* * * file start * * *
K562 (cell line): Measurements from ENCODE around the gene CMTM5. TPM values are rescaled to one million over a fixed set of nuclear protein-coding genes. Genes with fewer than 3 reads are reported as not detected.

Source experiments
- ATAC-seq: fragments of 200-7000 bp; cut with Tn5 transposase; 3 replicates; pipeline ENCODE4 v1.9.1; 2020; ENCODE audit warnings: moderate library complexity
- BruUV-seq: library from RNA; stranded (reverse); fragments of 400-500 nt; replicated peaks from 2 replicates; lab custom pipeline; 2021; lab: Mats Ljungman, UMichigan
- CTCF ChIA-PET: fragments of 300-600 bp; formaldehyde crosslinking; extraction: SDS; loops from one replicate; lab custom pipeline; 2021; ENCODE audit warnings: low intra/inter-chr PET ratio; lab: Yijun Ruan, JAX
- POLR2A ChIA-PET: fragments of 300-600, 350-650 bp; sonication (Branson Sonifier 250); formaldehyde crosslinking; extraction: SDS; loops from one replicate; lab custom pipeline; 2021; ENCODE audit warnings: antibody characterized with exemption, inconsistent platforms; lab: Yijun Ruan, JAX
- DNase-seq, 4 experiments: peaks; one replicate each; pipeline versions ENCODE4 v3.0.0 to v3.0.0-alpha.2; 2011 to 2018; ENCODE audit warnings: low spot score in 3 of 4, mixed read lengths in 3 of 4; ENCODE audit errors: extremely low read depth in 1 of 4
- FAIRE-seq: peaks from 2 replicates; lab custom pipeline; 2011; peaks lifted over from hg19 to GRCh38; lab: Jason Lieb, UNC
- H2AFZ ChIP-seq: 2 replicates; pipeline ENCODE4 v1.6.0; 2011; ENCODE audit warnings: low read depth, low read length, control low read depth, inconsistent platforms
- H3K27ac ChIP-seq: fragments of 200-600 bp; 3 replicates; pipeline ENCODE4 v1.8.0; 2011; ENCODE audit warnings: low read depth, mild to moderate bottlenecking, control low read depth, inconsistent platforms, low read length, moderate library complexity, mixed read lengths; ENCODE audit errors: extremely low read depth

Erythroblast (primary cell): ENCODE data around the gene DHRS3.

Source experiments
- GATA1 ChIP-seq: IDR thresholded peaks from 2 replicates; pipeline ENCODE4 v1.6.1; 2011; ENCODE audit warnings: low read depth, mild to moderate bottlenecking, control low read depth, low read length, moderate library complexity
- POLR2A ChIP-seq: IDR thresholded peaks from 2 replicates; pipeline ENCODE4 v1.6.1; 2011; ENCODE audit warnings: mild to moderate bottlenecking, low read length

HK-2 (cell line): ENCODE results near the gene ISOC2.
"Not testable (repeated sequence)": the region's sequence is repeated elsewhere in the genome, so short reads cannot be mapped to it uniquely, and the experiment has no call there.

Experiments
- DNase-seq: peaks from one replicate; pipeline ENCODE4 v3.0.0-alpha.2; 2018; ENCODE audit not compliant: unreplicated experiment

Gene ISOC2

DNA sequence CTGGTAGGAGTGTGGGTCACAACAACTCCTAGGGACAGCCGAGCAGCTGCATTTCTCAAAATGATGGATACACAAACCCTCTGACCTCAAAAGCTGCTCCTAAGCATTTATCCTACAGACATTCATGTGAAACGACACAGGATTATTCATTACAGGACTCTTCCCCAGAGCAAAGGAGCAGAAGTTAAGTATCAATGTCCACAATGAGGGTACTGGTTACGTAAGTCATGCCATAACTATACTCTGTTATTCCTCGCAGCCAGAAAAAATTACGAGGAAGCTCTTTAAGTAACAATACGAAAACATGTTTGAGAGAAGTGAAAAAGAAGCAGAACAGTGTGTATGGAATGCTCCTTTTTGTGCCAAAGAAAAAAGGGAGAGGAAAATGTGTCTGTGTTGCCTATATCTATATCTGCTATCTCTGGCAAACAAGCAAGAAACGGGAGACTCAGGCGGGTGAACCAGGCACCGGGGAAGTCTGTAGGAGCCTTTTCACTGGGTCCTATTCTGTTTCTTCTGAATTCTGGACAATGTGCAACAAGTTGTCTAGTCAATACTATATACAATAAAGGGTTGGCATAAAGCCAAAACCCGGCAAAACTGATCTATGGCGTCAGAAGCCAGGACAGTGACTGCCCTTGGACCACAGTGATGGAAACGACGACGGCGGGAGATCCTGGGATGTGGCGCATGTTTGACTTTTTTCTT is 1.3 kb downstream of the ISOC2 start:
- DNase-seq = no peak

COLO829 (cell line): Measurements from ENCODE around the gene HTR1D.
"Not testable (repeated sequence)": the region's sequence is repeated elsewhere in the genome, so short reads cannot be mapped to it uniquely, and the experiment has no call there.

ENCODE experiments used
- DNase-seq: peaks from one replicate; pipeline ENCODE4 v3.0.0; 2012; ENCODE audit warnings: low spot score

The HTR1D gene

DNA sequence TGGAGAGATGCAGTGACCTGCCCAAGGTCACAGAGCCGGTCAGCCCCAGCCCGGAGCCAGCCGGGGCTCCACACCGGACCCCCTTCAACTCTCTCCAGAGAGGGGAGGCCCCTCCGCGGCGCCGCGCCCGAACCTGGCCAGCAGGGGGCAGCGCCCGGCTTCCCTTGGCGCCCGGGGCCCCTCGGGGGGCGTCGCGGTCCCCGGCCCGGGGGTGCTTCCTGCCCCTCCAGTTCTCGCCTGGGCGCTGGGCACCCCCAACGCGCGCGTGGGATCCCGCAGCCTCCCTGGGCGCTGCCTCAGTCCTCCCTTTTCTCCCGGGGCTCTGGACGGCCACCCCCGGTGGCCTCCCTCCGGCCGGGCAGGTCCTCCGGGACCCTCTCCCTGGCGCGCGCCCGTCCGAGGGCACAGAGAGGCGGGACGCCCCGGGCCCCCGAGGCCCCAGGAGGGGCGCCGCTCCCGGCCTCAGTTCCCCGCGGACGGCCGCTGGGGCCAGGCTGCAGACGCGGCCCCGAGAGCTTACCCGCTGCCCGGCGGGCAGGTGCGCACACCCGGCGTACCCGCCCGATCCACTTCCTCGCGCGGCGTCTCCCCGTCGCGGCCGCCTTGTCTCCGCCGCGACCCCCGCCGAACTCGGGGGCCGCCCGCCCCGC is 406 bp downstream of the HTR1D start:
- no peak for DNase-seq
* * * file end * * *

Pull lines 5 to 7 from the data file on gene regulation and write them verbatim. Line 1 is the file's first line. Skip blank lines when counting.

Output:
- CTCF ChIA-PET: fragments of 300-600 bp; formaldehyde crosslinking; extraction: SDS; loops from one replicate; lab custom pipeline; 2021; ENCODE audit warnings: low intra/inter-chr PET ratio; lab: Yijun Ruan, JAX
- POLR2A ChIA-PET: fragments of 300-600, 350-650 bp; sonication (Branson Sonifier 250); formaldehyde crosslinking; extraction: SDS; loops from one replicate; lab custom pipeline; 2021; ENCODE audit warnings: antibody characterized with exemption, inconsistent platforms; lab: Yijun Ruan, JAX
- DNase-seq, 4 experiments: peaks; one replicate each; pipeline versions ENCODE4 v3.0.0 to v3.0.0-alpha.2; 2011 to 2018; ENCODE audit warnings: low spot score in 3 of 4, mixed read lengths in 3 of 4; ENCODE audit errors: extremely low read depth in 1 of 4